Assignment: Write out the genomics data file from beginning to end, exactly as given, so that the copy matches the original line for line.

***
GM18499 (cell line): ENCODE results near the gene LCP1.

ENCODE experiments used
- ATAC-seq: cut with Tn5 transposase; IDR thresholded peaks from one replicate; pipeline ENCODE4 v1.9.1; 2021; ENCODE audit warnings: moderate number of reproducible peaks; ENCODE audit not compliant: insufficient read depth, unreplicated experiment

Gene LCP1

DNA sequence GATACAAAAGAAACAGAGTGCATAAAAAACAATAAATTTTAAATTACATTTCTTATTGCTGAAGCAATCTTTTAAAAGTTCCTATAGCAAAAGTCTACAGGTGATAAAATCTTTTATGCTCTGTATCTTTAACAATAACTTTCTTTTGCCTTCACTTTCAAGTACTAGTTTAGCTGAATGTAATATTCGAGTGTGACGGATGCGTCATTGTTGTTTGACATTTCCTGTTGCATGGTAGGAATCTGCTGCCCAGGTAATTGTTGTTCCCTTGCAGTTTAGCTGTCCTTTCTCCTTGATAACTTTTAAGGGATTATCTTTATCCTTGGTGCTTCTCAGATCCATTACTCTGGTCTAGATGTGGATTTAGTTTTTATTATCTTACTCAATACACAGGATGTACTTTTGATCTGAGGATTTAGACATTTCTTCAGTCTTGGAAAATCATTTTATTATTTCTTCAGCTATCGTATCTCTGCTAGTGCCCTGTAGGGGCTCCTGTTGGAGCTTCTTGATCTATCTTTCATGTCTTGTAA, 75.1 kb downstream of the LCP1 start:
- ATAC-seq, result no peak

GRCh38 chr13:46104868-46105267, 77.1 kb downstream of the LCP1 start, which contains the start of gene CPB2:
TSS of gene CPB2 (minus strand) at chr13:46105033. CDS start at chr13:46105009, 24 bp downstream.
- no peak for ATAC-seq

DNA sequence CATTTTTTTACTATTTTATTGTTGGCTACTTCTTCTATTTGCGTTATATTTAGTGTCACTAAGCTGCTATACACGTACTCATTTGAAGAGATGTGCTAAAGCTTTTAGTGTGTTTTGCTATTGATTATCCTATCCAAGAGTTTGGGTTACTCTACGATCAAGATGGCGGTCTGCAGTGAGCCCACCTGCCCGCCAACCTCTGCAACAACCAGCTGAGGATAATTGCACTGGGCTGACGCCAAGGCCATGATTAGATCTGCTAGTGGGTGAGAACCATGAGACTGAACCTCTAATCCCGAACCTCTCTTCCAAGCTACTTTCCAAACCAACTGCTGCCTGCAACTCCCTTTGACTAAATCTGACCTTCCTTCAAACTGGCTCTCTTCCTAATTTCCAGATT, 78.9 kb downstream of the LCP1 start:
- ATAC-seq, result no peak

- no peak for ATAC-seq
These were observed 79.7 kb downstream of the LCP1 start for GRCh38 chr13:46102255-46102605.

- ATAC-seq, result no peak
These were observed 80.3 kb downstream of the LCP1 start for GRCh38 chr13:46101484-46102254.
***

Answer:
GM18499 (cell line): ENCODE results near the gene LCP1.

ENCODE experiments used
- ATAC-seq: cut with Tn5 transposase; IDR thresholded peaks from one replicate; pipeline ENCODE4 v1.9.1; 2021; ENCODE audit warnings: moderate number of reproducible peaks; ENCODE audit not compliant: insufficient read depth, unreplicated experiment

Gene LCP1

DNA sequence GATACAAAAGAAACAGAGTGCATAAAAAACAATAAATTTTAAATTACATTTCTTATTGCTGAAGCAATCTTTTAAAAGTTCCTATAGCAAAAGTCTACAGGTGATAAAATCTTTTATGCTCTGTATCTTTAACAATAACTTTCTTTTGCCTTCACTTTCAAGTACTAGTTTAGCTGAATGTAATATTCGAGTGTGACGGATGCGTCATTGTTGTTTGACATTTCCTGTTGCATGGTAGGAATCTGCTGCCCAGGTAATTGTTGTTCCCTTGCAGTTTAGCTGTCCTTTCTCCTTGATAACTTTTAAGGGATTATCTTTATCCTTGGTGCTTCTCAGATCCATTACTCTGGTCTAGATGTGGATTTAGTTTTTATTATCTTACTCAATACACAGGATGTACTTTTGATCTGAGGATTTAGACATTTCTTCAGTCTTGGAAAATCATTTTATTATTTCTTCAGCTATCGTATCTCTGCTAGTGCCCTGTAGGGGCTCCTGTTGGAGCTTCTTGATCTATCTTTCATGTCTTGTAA, 75.1 kb downstream of the LCP1 start:
- ATAC-seq, result no peak

GRCh38 chr13:46104868-46105267, 77.1 kb downstream of the LCP1 start, which contains the start of gene CPB2:
TSS of gene CPB2 (minus strand) at chr13:46105033. CDS start at chr13:46105009, 24 bp downstream.
- no peak for ATAC-seq

DNA sequence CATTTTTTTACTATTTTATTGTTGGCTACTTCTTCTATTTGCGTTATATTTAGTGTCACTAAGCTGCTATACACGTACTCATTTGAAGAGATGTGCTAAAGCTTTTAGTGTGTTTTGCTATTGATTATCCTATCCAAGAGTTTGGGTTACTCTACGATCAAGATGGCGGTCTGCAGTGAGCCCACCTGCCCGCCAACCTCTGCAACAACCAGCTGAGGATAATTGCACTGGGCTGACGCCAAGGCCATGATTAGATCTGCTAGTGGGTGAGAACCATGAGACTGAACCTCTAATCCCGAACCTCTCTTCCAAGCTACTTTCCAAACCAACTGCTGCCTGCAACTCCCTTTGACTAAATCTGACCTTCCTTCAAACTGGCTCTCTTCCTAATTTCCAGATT, 78.9 kb downstream of the LCP1 start:
- ATAC-seq, result no peak

- no peak for ATAC-seq
These were observed 79.7 kb downstream of the LCP1 start for GRCh38 chr13:46102255-46102605.

- ATAC-seq, result no peak
These were observed 80.3 kb downstream of the LCP1 start for GRCh38 chr13:46101484-46102254.